Mushrooms offer a delectable array of flavors and textures, each with its unique culinary potential:
- Abalone is best enjoyed when cooked. It shines in dishes like stir-fries and hearty stews.
- Black trumpet is part of the chanterelle family; it boasts an aromatic, smoky, cheese-like flavor, making it a fantastic addition to rice dishes.
- Chanterelle with its golden hue and delicately fruity, apricot-like flavor, the chanterelle delivers a chewy, meaty texture. It thrives when sautéed or braised, enhancing pasta, sauces, and soups.
- Cremini are originally from Italy, these brown mushrooms (Agaricus bisporus) are rich in flavor and possess a meaty texture, thanks to their lower moisture content.
- Enoki are mild-flavored and white-creamy, originate from the enoki tree in Japan. They bring a crisp-tender freshness to salads and add a delightful twist to various dishes.
- Lobster are a fascinating fungus living on other mushrooms (Russula and Lactarius genera), making them palatable. They introduce vibrant colors and a meaty texture to your dishes.
- Morels are found in yellow, brown, and black varieties and collected in spring, morels provide a deep earthy and smoky flavor with a satisfyingly chewy texture. They work wonders in creamy pasta, rice, or alongside fish and poultry.
- Porcini are known as the king of boletes, porcini mushrooms are woodland treasures collected in late summer or fall. Light brown in color, they boast rich, meaty, nutty flavors, lacking gills but featuring a spongy layer.
- Portobello embark on a flavorful journey with these dark brown Italian mushrooms, ranging from 3 to 8 inches in diameter. They are best enjoyed marinated and grilled when their gills are fully exposed, offering a flavorful, meaty texture.
Storing mushrooms requires care. Keeping them in a paper bag in the fridge is best to extend their freshness. At room temperature, mushrooms can lose up to 5% of their energy reserves within four days. Refrigeration reduces their metabolic processes, but they should be used soon after purchase. While some recommend washing, simply wiping them down suffices. If washed, they should be cooked immediately.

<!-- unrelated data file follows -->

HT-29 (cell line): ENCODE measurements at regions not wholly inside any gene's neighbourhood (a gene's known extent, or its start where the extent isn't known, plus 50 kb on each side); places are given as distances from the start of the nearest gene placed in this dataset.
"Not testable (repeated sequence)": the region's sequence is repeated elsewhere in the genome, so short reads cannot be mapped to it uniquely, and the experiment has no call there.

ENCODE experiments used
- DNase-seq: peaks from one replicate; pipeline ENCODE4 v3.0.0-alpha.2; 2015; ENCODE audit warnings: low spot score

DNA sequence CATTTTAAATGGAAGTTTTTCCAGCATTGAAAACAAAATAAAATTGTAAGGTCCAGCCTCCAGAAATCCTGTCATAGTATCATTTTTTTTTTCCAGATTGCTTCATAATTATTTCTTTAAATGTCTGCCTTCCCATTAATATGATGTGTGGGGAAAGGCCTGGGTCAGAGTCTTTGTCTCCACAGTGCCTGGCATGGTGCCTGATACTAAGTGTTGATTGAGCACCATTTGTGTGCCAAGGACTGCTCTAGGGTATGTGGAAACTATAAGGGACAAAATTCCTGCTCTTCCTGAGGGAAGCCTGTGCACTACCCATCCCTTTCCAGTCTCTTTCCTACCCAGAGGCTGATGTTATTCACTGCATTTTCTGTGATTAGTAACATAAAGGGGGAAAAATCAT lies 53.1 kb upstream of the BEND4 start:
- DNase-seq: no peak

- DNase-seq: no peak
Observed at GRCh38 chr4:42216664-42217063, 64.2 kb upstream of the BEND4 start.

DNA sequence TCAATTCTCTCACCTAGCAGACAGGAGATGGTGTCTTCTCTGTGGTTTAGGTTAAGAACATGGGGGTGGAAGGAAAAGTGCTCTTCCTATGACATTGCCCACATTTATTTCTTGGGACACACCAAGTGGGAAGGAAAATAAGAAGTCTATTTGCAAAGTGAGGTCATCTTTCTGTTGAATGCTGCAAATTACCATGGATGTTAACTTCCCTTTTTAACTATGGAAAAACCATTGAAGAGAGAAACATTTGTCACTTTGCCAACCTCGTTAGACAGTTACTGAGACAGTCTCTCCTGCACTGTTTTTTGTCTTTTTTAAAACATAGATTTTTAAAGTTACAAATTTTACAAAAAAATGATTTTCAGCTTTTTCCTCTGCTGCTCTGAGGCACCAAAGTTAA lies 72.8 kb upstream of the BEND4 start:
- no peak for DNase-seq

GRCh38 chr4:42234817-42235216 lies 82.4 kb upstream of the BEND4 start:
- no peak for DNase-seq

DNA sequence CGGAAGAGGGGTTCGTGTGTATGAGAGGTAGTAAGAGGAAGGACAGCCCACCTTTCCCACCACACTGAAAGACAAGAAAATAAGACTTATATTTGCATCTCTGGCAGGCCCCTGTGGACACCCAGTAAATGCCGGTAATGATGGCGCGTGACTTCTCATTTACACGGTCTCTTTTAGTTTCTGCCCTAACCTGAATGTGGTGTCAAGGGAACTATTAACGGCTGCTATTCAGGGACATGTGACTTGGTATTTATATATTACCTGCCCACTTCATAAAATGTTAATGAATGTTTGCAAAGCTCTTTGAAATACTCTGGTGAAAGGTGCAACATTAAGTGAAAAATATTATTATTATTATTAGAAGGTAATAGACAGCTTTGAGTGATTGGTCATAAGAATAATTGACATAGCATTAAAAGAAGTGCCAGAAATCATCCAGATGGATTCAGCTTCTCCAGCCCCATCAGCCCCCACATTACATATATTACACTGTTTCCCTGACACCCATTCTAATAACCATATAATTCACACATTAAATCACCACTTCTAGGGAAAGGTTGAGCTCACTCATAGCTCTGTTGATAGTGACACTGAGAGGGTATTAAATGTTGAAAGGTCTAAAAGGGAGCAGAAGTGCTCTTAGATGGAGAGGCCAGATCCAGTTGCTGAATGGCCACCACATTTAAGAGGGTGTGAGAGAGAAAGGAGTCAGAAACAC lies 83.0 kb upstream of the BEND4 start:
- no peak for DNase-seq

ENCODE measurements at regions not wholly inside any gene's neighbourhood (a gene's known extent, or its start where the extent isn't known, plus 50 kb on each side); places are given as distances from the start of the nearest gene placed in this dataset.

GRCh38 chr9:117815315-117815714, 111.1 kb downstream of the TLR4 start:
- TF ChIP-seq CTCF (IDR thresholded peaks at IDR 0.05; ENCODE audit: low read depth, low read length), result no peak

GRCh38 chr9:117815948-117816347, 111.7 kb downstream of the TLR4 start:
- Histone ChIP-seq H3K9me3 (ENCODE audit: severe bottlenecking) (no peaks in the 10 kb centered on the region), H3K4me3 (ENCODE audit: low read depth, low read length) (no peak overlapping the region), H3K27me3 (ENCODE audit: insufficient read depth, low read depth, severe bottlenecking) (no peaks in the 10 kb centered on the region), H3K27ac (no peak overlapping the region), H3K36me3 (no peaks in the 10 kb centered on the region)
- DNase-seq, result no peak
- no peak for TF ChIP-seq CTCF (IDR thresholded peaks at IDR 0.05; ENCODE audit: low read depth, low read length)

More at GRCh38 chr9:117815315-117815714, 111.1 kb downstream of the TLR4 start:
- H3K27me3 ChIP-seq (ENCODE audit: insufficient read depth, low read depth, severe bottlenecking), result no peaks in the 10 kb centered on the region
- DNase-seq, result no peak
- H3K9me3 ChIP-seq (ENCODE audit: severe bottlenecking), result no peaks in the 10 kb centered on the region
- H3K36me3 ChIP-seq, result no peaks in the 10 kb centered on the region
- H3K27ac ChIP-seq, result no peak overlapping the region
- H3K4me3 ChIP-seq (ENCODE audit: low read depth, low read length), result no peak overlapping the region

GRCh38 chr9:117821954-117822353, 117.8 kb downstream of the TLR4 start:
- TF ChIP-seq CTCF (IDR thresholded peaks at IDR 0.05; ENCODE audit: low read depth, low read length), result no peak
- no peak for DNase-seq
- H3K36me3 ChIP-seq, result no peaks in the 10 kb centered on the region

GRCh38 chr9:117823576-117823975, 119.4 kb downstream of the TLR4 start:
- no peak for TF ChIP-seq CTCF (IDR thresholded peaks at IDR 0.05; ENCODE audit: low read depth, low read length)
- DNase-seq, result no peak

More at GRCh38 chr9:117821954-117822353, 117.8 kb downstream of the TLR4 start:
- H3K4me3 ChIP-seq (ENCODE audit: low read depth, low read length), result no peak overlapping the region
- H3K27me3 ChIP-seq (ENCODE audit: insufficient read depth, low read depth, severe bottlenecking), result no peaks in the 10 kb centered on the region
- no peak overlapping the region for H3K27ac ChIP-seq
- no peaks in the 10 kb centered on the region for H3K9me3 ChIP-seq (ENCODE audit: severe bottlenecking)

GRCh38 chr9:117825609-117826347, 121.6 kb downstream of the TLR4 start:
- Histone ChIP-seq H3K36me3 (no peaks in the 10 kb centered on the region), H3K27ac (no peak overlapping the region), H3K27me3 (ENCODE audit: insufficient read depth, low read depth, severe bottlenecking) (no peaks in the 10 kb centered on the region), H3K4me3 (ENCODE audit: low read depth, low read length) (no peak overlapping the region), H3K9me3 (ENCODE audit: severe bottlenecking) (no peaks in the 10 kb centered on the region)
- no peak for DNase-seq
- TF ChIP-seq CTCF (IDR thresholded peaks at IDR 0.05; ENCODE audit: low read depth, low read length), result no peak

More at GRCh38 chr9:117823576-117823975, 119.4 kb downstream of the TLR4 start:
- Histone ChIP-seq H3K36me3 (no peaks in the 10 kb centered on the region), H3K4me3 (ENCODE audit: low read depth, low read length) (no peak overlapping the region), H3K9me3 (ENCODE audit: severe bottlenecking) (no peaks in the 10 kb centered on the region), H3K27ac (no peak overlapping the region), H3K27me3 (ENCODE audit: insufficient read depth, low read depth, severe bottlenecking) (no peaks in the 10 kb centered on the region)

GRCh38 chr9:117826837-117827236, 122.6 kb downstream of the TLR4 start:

In conclusion, mushrooms are a fascinating corner of the natural world, offering distinctive flavors and potent medicinal properties. Their bioactive polysaccharides, particularly beta-glucans, make them valuable for enhancing immune function and overall health. So, remember the remarkable world hidden within these fungi marvels next time you savor a delicious mushroom dish.
With the Post-Baccalaureate Certificate in Culinary Health and Healing program, which focuses on the developing field of culinary/health medicine, learn more about the role of culinary to promote healthy diets, celebrate global cuisine, and create multicultural-specific meal plans. Additionally, it combines the fields of nutrition and cooking, preparing students with the evidence-based principles and practices of choosing and preparing whole foods as a foundation for health and wellness.
Yance, D. (2013). Adaptogens in medical herbalism. Healing Arts Press https://pubmed.ncbi.nlm.nih.gov/27408987/
Hirsch, K. R., Smith-Ryan, A. E., Roelofs, E. J., Trexler, E. T., & Mock, M. G. (2017). Cordyceps militaris Improves Tolerance to High-Intensity Exercise After Acute and Chronic Supplementation. Journal of dietary supplements, 14(1), 42–53. https://doi.org/10.1080/19390211.2016.1203386 naturalmedicines-therapeuticresearch-com